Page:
Archived from groups: alt.tv.tech.hdtv (More info?)

Steve Bryan wrote:
> Bob Miller <robmx@earthlink.net> wrote in message news:
>
>>...
>>Japan has 15,000 terrestrial analog TV transmitters. The US had 1700
>>full power and 5000 translator transmitters operational plus another
>>1700 digital TV transmitters but these will replace the analog 1700 as
>>the transition ends. Japan is about as big as California but is very
>>rugged so they have more transmitters by far than the entire US.
>>
>>I am afraid your excuses are lame. The US is just behind.
>
>
> I wouldn't argue with someone who would say that leadership in HDTV is
> a matter of complete indifference. But if that is the topic how could
> you possibly reach your conclusion from these facts? Why would it
> matter how many analog transmitters there are?

The number of analog transmitters mattered in my answer to a previous
post by Caloonese who argued that Japan had a very limited number of
transmitters. You will have to read that post to understand my post.


HDTV is available free
> and over the air from about 1,000 terrestrial transmitters in the US
> currently. Last I heard it was available from exactly zero
> transmitters in Japan (it was my impression that Hivision has been
> discontinued)

Japan started broadcasting over the air free HDTV on 22 stations in
three cities in December 2003. Since I believe that they are using SFN's
with Nagoya having at least three sites this 22 stations may actually be
66 transmitters or more.

The number of free sources include PBS, CBS, NBC, ABC,
> WB and UPN. A number of pay sources are available in many places by
> cable or satellite and include HBO, Showtime, HDNet, Discovery, ESPN,
> and others. This includes a number of satellites and services. There
> seems to be one satellite HDTV service available in Japan. Do you
> think anyone is duped by your ridiculous and unsupported claim that
> the US is behind?

As I have stated many times before,

ONE, I am talking about OTA digital broadcasting not the resolution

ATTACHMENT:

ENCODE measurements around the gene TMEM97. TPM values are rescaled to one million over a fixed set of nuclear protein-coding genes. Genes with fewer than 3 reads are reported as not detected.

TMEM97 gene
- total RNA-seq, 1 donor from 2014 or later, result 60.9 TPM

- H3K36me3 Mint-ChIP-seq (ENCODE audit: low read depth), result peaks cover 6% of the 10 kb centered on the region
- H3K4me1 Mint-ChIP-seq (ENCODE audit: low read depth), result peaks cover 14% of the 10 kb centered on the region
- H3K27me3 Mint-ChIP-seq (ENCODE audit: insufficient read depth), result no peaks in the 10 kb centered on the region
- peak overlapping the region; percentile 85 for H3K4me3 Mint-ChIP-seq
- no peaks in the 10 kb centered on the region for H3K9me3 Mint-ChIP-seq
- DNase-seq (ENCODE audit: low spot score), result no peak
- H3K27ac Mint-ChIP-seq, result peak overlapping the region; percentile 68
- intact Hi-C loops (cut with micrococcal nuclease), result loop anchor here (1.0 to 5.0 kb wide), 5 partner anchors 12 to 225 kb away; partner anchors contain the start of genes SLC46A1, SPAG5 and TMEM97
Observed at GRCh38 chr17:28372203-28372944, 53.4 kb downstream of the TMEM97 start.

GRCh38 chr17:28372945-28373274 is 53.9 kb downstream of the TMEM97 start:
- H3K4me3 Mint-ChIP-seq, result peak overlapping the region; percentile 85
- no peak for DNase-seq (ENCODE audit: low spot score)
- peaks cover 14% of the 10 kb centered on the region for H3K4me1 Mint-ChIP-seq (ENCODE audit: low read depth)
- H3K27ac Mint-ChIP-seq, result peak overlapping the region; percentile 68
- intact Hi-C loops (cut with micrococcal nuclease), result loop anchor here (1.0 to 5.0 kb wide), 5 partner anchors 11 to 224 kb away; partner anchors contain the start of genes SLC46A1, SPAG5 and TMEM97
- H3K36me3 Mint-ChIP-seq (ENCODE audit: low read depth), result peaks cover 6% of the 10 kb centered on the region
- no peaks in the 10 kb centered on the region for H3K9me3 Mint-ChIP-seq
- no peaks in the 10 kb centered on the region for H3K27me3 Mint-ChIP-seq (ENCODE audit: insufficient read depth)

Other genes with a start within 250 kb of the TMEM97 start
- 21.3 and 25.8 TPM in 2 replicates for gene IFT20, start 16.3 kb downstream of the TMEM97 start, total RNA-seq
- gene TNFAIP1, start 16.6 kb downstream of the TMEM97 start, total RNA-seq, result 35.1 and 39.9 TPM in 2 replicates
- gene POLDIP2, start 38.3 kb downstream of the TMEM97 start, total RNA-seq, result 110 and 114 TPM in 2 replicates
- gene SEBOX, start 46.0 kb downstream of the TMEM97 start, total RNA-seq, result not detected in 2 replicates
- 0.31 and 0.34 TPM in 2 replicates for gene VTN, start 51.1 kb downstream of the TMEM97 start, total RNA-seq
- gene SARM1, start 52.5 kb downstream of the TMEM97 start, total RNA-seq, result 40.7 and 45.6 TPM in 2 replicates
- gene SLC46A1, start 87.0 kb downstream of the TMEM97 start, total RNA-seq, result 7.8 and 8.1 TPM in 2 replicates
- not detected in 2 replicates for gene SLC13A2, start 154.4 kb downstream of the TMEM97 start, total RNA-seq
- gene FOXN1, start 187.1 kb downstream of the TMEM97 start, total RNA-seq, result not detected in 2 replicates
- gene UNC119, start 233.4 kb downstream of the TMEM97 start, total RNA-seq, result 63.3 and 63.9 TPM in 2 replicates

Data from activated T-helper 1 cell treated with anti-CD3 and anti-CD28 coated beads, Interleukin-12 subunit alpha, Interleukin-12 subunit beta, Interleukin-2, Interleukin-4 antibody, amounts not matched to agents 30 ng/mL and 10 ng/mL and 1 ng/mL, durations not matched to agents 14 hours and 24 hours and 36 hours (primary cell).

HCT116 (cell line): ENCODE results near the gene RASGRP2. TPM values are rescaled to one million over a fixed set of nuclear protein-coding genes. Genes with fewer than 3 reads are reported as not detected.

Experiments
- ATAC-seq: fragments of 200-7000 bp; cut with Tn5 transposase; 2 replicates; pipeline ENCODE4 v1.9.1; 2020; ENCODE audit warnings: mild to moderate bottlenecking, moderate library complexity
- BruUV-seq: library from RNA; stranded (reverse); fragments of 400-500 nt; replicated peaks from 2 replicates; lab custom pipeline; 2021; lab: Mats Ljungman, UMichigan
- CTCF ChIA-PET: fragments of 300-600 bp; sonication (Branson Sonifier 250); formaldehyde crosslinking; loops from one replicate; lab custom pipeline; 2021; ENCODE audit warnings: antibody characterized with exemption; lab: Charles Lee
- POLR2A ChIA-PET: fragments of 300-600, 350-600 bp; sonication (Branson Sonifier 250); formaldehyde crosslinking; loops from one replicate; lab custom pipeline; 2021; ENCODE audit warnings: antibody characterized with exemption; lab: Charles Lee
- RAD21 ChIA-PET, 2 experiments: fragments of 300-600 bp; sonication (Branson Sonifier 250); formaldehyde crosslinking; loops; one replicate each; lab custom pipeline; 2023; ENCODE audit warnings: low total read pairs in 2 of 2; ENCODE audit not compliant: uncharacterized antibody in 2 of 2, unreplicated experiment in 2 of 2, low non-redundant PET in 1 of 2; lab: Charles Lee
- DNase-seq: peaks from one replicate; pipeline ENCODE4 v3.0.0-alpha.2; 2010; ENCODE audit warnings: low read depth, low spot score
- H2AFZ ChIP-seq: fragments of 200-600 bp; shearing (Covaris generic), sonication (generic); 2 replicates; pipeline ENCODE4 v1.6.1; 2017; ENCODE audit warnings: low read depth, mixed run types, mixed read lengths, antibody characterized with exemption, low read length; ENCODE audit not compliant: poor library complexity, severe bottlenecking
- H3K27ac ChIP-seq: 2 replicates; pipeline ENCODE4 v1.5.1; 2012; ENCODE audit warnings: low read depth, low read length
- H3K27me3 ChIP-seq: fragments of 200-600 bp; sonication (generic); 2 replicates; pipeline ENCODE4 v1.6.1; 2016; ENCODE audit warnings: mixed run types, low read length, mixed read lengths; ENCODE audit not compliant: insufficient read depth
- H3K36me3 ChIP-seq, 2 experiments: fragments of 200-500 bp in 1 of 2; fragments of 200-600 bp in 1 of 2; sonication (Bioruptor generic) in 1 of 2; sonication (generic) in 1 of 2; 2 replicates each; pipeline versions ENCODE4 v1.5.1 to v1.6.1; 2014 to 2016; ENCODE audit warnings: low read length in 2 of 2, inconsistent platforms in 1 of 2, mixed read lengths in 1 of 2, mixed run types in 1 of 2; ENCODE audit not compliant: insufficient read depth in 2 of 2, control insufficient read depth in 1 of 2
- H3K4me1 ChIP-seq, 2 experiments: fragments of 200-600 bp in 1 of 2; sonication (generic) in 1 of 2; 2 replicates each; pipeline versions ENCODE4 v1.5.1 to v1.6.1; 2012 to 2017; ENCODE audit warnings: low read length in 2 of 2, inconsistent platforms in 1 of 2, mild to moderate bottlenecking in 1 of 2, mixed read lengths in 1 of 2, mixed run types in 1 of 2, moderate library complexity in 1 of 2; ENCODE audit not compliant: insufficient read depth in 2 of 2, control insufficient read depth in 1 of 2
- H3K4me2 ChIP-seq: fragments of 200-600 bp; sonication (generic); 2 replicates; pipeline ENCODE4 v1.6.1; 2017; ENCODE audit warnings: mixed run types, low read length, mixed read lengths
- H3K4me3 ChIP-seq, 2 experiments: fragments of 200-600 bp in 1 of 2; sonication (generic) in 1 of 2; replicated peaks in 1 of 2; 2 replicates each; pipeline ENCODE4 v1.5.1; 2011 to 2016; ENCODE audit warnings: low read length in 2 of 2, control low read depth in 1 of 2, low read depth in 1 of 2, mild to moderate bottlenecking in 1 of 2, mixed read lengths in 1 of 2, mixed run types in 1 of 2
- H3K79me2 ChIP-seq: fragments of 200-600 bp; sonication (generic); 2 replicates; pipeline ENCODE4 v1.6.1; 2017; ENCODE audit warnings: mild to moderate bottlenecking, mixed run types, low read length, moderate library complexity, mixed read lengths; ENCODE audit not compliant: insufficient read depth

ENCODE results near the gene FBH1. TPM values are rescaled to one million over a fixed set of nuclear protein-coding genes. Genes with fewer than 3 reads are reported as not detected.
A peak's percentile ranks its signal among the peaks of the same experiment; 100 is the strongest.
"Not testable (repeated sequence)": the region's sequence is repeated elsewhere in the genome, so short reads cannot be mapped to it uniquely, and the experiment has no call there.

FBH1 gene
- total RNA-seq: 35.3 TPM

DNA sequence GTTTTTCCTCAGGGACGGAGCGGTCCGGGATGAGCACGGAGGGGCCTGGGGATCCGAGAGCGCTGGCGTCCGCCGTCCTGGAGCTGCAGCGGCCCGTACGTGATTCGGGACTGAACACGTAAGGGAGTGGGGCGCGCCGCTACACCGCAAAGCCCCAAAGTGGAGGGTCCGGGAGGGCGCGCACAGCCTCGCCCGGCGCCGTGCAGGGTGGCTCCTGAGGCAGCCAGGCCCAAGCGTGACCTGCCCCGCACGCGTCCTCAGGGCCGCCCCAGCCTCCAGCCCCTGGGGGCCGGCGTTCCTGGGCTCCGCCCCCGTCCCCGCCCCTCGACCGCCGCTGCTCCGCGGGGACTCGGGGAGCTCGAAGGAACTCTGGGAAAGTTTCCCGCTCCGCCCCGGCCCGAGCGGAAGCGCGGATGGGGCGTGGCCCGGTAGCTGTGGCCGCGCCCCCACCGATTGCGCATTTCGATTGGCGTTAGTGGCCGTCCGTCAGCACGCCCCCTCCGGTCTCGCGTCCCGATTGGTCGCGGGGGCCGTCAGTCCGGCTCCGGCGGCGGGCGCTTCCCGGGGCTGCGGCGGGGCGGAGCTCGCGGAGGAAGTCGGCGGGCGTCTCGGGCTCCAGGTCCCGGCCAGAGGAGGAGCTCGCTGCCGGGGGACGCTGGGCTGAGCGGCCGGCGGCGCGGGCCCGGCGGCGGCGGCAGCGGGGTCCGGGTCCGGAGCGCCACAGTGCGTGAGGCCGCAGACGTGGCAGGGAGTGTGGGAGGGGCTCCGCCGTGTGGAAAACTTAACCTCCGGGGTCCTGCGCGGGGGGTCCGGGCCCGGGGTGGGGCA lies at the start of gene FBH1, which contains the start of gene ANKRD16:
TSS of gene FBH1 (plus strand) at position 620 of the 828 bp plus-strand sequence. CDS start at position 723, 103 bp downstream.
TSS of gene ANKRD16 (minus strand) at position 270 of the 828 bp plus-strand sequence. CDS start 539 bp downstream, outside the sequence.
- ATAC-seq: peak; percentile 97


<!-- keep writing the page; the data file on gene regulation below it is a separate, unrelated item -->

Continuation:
HDTV. HDTV is and will do fine on cable and satellite and even over
advanced IP networks. OTA DTV is not doing well in the US. No one is
advertising it. No one is advertising OTA receivers. Few are buying OTA
receivers. If they were would the FCC have decided on MANDATING them?

TWO, the number of transmitters is irrelevant. It is the number of
receivers sold and then actually used that matters and it is the ONLY
thing that matters. The ONLY reason that 1000 transmitters are
transmitting OTA DTV is because if the broadcasters did not do it they
risk losing their spectrum and even more important, ALL IMPORTANT, the
possibility of losing must carry on cable or of not having their more
recent request of must carry of all their multicast DTV signals on cable.

HINT HINT!!! broadcasters are revving up to do lots of multicast stuff.
It is an obsession with them, it is the center of their universe.

So to sum it up HDTV delivery via OTA terrestrial broadcasting is NOT
doing so well on the customer buying of the receivers side and the
outlook for programming doesn't look so good if you want to actually pay
attention to what the broadcasters are talking about doing.

On the other hand HDTV is doing great on cable and satellite and will do
better.

>
> I am certain that in time Japan will be doing quite well in providing
> HDTV to Japanese citizens. But please give them time and don't make